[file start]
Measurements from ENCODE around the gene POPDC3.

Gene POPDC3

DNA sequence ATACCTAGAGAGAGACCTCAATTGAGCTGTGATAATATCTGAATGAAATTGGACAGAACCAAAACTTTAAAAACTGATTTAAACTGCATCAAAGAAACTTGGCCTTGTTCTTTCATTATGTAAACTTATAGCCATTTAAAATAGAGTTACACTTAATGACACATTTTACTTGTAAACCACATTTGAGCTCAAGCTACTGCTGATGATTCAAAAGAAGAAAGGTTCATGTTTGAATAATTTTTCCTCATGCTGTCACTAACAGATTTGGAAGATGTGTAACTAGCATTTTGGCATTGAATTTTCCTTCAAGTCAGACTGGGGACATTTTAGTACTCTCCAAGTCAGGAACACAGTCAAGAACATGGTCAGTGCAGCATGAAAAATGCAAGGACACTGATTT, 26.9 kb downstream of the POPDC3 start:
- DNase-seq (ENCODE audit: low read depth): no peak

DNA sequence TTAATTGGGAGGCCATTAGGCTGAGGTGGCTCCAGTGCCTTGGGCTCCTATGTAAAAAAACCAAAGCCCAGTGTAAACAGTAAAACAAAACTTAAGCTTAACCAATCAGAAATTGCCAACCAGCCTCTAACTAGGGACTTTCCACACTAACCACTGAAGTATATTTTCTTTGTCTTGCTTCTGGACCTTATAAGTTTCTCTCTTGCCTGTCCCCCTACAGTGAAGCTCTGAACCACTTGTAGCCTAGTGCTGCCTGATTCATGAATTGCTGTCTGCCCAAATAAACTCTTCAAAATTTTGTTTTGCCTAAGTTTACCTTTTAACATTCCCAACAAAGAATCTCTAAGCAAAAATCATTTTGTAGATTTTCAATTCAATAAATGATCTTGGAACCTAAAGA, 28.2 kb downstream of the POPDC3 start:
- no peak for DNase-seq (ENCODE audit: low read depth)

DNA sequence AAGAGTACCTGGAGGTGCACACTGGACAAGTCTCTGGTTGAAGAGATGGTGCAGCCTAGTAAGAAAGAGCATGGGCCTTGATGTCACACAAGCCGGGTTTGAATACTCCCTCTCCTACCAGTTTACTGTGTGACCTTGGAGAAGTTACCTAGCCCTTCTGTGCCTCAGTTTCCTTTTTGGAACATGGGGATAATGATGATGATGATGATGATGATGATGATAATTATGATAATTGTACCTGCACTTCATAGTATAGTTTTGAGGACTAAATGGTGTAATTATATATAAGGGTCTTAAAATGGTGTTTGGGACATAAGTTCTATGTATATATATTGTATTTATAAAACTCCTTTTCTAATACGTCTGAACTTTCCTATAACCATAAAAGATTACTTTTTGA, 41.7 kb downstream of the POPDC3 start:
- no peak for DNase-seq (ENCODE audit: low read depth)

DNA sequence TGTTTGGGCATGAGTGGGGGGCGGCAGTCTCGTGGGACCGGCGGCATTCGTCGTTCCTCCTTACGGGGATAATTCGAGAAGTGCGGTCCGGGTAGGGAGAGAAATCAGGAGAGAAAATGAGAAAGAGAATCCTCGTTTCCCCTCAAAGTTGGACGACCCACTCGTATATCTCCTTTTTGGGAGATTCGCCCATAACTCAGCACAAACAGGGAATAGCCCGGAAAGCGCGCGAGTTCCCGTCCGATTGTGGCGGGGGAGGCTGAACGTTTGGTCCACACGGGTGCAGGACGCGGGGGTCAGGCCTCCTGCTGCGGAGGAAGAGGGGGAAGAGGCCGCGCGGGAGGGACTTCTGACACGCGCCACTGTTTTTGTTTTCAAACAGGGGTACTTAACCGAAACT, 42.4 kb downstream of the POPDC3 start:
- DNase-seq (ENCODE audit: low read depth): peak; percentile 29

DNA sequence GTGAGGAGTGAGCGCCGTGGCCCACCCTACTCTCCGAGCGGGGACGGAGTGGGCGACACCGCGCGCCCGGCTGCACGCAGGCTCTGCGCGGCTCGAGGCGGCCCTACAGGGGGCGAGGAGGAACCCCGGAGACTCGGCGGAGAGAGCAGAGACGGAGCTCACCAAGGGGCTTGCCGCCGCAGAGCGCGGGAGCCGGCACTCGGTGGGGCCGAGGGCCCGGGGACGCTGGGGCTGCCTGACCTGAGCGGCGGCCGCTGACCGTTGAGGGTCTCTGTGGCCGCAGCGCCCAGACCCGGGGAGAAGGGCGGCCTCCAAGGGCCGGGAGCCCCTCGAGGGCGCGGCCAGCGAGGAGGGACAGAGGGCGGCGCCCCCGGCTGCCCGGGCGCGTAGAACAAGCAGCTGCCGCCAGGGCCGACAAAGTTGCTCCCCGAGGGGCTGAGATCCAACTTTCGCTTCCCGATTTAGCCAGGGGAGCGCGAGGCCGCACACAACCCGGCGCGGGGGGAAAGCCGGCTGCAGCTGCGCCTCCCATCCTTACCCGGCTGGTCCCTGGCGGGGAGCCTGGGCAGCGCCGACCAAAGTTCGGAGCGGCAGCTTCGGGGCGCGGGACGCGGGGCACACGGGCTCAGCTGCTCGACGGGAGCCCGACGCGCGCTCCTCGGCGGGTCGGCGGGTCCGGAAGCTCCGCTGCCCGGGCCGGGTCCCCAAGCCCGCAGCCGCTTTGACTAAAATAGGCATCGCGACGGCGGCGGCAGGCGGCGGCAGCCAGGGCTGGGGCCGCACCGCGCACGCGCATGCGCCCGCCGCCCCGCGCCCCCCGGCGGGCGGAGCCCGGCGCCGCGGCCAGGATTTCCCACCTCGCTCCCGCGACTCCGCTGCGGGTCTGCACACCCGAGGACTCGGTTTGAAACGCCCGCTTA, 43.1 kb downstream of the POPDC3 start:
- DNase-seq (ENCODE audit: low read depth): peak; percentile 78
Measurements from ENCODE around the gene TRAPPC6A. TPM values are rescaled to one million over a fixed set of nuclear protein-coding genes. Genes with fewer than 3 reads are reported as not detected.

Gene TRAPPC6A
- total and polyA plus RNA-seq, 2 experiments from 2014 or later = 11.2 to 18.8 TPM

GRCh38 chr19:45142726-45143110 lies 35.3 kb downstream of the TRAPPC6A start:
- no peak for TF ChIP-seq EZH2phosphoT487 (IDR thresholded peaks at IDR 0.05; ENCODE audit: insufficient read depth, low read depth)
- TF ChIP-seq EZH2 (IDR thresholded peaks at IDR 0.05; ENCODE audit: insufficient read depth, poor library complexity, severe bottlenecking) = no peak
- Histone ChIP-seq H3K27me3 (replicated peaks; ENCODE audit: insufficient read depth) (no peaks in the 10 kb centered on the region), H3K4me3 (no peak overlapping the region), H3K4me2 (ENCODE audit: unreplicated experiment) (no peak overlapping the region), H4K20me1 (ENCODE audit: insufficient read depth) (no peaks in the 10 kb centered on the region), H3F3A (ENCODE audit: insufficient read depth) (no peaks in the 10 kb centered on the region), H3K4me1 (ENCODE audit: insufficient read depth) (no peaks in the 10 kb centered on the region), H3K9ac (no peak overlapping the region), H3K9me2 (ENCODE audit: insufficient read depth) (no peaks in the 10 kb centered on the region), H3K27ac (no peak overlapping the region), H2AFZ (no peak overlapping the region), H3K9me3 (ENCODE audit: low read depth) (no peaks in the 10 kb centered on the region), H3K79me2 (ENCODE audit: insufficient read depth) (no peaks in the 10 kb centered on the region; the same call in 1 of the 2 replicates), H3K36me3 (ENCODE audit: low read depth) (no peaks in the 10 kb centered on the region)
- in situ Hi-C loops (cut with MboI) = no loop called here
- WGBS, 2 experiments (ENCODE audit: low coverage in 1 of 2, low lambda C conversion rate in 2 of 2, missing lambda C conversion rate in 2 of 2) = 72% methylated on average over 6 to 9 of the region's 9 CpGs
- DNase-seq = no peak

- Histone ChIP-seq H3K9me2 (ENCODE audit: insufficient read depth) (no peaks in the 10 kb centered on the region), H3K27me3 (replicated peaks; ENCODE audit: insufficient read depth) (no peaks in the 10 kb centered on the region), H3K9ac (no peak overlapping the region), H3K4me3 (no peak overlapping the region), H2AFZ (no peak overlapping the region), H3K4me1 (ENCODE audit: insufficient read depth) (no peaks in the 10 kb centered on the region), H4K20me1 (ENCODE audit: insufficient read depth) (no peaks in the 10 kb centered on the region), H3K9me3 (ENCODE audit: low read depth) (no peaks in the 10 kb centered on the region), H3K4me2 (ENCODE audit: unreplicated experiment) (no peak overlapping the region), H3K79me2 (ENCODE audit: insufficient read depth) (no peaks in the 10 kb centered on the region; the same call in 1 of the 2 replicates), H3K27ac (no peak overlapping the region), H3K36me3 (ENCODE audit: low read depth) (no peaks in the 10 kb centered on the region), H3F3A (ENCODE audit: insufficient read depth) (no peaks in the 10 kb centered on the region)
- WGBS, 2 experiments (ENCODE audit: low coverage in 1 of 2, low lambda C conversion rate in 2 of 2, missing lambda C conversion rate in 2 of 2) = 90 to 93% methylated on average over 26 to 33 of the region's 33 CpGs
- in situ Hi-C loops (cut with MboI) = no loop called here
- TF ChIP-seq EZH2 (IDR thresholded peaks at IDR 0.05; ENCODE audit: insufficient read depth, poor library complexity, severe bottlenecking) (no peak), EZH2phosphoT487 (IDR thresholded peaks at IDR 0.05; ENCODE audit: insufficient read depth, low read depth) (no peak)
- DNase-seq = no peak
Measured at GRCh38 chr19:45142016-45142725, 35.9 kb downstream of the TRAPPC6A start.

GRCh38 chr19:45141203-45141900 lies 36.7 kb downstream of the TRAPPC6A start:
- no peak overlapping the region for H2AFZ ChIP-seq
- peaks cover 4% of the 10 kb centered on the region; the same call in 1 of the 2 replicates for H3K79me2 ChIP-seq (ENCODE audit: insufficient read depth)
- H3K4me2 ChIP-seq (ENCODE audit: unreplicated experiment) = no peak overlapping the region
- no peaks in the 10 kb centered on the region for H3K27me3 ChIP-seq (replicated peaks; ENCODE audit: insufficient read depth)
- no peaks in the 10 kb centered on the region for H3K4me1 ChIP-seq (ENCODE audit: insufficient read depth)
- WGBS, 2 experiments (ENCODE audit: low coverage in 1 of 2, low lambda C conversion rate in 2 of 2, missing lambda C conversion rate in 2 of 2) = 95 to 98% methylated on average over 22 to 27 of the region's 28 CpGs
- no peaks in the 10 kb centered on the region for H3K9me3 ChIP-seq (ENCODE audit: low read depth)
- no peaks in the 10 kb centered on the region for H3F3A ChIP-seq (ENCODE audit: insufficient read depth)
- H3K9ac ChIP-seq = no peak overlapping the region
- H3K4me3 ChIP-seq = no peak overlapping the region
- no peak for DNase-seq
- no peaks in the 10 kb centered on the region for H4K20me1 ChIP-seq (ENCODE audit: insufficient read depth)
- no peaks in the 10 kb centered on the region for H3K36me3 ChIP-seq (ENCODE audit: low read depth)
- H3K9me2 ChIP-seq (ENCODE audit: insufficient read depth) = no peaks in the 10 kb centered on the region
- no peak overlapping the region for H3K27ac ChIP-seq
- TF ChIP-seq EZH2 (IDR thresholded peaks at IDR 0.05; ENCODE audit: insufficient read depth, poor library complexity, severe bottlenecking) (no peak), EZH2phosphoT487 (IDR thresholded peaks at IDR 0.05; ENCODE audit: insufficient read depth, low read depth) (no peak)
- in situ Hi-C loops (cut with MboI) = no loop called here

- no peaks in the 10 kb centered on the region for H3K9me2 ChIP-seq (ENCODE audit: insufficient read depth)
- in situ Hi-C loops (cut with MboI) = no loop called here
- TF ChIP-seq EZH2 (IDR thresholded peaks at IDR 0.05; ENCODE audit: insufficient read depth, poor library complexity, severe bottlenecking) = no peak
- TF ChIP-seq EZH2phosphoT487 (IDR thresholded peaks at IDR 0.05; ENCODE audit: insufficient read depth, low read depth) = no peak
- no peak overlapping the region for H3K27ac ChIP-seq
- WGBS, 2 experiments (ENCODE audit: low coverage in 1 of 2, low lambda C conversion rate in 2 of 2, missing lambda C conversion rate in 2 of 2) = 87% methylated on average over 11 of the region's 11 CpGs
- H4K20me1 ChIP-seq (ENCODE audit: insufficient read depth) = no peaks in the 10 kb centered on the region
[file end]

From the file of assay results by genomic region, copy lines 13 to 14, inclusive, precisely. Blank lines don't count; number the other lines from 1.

Measurements from ENCODE around the gene TRAPPC6A. TPM values are rescaled to one million over a fixed set of nuclear protein-coding genes. Genes with fewer than 3 reads are reported as not detected.

Gene TRAPPC6A